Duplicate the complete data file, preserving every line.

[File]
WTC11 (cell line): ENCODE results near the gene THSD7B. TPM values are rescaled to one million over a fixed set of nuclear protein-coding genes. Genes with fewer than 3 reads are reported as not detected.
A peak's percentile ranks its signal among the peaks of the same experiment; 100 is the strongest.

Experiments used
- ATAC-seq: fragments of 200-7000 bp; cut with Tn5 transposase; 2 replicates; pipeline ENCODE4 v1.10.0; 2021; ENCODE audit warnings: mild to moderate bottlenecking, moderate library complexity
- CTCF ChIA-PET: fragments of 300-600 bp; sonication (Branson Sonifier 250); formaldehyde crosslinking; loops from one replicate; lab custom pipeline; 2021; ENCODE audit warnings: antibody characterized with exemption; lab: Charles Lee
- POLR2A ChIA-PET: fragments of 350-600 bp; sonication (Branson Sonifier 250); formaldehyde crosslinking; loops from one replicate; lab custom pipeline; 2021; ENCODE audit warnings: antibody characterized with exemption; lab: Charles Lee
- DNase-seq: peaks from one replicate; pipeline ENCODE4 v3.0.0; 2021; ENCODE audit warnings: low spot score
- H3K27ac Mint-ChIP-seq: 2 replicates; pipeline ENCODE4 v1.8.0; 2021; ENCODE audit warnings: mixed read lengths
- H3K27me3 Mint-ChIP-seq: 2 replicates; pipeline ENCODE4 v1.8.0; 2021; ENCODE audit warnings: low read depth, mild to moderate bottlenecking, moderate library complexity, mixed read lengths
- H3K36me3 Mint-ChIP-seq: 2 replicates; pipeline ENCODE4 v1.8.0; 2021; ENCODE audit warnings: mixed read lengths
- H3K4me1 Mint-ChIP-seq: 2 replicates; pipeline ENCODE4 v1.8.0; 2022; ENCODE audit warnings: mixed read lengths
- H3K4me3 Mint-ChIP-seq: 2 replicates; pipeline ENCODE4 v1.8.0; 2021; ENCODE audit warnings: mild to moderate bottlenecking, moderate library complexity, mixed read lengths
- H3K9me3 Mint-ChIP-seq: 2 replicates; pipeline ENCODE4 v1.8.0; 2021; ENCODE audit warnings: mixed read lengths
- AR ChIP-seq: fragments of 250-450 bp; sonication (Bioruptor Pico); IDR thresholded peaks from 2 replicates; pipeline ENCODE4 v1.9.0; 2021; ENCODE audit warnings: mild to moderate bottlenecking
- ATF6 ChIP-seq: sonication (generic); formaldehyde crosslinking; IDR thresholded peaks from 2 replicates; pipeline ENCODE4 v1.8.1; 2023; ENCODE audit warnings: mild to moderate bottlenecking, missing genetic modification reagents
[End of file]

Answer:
WTC11 (cell line): ENCODE results near the gene THSD7B. TPM values are rescaled to one million over a fixed set of nuclear protein-coding genes. Genes with fewer than 3 reads are reported as not detected.
A peak's percentile ranks its signal among the peaks of the same experiment; 100 is the strongest.

Experiments used
- ATAC-seq: fragments of 200-7000 bp; cut with Tn5 transposase; 2 replicates; pipeline ENCODE4 v1.10.0; 2021; ENCODE audit warnings: mild to moderate bottlenecking, moderate library complexity
- CTCF ChIA-PET: fragments of 300-600 bp; sonication (Branson Sonifier 250); formaldehyde crosslinking; loops from one replicate; lab custom pipeline; 2021; ENCODE audit warnings: antibody characterized with exemption; lab: Charles Lee
- POLR2A ChIA-PET: fragments of 350-600 bp; sonication (Branson Sonifier 250); formaldehyde crosslinking; loops from one replicate; lab custom pipeline; 2021; ENCODE audit warnings: antibody characterized with exemption; lab: Charles Lee
- DNase-seq: peaks from one replicate; pipeline ENCODE4 v3.0.0; 2021; ENCODE audit warnings: low spot score
- H3K27ac Mint-ChIP-seq: 2 replicates; pipeline ENCODE4 v1.8.0; 2021; ENCODE audit warnings: mixed read lengths
- H3K27me3 Mint-ChIP-seq: 2 replicates; pipeline ENCODE4 v1.8.0; 2021; ENCODE audit warnings: low read depth, mild to moderate bottlenecking, moderate library complexity, mixed read lengths
- H3K36me3 Mint-ChIP-seq: 2 replicates; pipeline ENCODE4 v1.8.0; 2021; ENCODE audit warnings: mixed read lengths
- H3K4me1 Mint-ChIP-seq: 2 replicates; pipeline ENCODE4 v1.8.0; 2022; ENCODE audit warnings: mixed read lengths
- H3K4me3 Mint-ChIP-seq: 2 replicates; pipeline ENCODE4 v1.8.0; 2021; ENCODE audit warnings: mild to moderate bottlenecking, moderate library complexity, mixed read lengths
- H3K9me3 Mint-ChIP-seq: 2 replicates; pipeline ENCODE4 v1.8.0; 2021; ENCODE audit warnings: mixed read lengths
- AR ChIP-seq: fragments of 250-450 bp; sonication (Bioruptor Pico); IDR thresholded peaks from 2 replicates; pipeline ENCODE4 v1.9.0; 2021; ENCODE audit warnings: mild to moderate bottlenecking
- ATF6 ChIP-seq: sonication (generic); formaldehyde crosslinking; IDR thresholded peaks from 2 replicates; pipeline ENCODE4 v1.8.1; 2023; ENCODE audit warnings: mild to moderate bottlenecking, missing genetic modification reagents